Striking the right chord

Striking the right chord
Santoor , an traditional Indian instrument.

Fitting into his illustrious father's shoes is no easy task. After all, the man is looked up to as a living legend among santoor players.

But Rahul Sharma has managed this so well that his father Pandit Shivkumar Sharma has said: "I believe Rahul has a gift from God."

Sharma's musical virtuosity and mastery of the santoor, a 100-stringed ancient Kashmiri folk instrument, has been widely acknowledged. He started learning it from his father, whose name is synonymous with the santoor today.

"The santoor was little known until my father introduced classical music on it and gave it its current stature. My father brought it out from the valleys of Kashmir to the world," says Sharma.

His own journey with the santoor has been equally spectacular. He has expanded the possibilities of this instrument while keeping his foot firmly planted in the soil of the Hindustani classical tradition.

His first taste of success was in September 2000 with Music of the Himalayas, a live performance in Turin which featured him, percussionist Pandit Bhawani Shankar and tabla player Ustad Shafat Ahmed Khan.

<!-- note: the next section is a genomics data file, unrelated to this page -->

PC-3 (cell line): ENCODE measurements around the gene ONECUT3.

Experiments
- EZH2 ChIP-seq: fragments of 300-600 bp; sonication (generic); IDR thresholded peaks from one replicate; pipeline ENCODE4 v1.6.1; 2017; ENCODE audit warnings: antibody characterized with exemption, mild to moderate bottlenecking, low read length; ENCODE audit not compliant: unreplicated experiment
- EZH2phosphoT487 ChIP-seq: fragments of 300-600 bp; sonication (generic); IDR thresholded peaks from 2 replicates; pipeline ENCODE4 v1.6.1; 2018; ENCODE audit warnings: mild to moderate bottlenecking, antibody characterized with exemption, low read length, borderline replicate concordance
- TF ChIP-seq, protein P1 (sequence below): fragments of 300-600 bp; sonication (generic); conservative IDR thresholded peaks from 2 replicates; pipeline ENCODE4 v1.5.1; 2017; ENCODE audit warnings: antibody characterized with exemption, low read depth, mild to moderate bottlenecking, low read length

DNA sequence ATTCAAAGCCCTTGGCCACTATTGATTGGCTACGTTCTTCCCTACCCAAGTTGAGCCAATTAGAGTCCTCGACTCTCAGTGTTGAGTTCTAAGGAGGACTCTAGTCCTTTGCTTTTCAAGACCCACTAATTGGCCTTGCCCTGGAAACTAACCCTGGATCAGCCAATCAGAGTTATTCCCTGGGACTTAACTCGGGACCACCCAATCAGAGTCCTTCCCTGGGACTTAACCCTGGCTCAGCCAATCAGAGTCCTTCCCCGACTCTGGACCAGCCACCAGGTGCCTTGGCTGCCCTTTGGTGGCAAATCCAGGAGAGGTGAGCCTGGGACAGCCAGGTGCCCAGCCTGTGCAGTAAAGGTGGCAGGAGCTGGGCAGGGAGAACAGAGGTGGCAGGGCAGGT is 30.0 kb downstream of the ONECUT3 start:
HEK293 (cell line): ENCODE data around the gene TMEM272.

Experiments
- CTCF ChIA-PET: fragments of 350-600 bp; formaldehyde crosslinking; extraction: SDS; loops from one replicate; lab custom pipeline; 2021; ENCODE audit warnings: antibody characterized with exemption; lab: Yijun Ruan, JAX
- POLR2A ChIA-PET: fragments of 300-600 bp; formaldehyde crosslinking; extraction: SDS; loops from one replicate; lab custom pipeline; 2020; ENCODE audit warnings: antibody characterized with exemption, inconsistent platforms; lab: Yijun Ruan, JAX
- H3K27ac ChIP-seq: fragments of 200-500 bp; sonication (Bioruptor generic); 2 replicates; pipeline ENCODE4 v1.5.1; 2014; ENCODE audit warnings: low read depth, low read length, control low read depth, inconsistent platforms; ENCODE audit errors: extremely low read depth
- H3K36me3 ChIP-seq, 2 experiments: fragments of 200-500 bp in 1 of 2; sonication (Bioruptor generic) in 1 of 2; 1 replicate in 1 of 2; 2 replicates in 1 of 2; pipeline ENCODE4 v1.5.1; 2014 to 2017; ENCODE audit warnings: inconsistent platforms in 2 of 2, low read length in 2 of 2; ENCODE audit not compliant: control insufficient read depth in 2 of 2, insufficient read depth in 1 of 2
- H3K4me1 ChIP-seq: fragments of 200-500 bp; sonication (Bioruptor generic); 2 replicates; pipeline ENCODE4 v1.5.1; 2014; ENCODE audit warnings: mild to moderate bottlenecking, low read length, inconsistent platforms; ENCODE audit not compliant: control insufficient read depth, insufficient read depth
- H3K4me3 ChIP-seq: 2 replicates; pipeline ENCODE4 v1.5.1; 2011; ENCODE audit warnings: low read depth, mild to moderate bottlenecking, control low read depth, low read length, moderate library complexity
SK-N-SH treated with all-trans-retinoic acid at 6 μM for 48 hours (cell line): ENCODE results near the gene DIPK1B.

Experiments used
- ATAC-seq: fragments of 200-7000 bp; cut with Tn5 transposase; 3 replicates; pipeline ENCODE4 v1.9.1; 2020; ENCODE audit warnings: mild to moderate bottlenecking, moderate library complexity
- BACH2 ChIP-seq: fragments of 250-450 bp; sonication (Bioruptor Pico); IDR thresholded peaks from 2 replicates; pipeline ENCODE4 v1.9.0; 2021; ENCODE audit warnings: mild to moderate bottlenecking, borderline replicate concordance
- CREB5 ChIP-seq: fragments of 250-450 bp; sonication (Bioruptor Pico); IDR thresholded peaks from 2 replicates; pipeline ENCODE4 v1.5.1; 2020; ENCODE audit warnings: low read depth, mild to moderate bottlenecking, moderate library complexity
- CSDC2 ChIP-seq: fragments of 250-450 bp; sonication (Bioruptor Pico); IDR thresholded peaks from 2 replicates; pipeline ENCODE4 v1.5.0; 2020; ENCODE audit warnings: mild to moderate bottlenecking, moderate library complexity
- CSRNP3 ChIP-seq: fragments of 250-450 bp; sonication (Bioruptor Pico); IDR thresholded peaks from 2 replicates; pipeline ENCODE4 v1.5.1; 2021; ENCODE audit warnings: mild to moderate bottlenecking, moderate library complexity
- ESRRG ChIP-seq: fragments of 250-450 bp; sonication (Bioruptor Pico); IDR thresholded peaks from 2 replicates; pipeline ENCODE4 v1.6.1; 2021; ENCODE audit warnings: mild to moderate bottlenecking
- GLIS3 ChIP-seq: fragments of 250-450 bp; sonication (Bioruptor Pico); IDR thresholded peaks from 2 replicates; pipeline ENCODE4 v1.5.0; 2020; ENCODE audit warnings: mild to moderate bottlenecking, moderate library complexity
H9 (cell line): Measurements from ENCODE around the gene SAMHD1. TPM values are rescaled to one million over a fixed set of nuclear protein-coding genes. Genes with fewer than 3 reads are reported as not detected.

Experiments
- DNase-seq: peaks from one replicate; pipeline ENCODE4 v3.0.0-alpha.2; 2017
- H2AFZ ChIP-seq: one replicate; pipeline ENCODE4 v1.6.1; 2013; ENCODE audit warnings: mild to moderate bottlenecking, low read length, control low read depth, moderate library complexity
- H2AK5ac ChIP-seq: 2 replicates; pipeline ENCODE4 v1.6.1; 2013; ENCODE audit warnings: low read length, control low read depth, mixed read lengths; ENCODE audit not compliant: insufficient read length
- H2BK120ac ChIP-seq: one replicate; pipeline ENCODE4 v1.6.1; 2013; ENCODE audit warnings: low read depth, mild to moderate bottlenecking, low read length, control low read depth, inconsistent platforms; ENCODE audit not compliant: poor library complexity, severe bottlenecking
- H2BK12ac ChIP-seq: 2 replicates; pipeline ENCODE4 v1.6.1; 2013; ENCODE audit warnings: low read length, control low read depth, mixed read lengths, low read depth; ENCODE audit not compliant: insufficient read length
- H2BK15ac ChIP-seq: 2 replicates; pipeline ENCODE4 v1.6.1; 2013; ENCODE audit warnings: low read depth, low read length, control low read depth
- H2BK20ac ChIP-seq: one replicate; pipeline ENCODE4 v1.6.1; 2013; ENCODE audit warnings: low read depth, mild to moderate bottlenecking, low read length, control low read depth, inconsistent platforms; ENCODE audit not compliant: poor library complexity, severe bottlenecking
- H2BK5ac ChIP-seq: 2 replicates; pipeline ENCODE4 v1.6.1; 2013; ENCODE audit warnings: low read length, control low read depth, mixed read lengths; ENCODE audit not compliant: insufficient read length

There was no looking back after that and he has performed at various music festivals in North America and Europe, including WOMAD, and has also collaborated with international musicians like Richard Clayderman and Kersi Lord.

But Sharma's first love remains pure Indian classical music. He says: "I began learning under my father at the age of 12. Initially I was also interested in composing my own tunes and that skill was complimented by the intricacies of classical music.

"Today after doing more than 60 albums, half of which are fusion or collaborations and the other half classical, I still believe that classical music has immense depth and elevates listeners to a spiritual level. The fact that I collaborated with several Grammy-winning musicians like Kenny G, Richard Clayderman, Deep Forest and others, is thanks to my classical training."

Sharma looks forward to his classical concert in Singapore later this month at the annual SIFAS Festival of Music and Dance 2014. "It has been 17 years of performing all over the globe and each concert, tour or collaboration is an eye-opener and a learning experience.

"I enjoyed performing at the Esplanade with Richard Clayderman on my last visit there. Singapore is a vibrant city with a lot of positive energy and Singapore audiences are great. At my upcoming concert, they can look forward to beautiful evening ragas and different shades of light classical and folk music."

Naadagatha - Sound of Harmony: A Santoor Recital by Rahul Sharma accompanied by Yogesh Samsi is on March 30, 7.30pm at the Esplanade Concert Hall. Tickets, priced at $24 and $40 with limited tickets at $80, are available from SISTIC.

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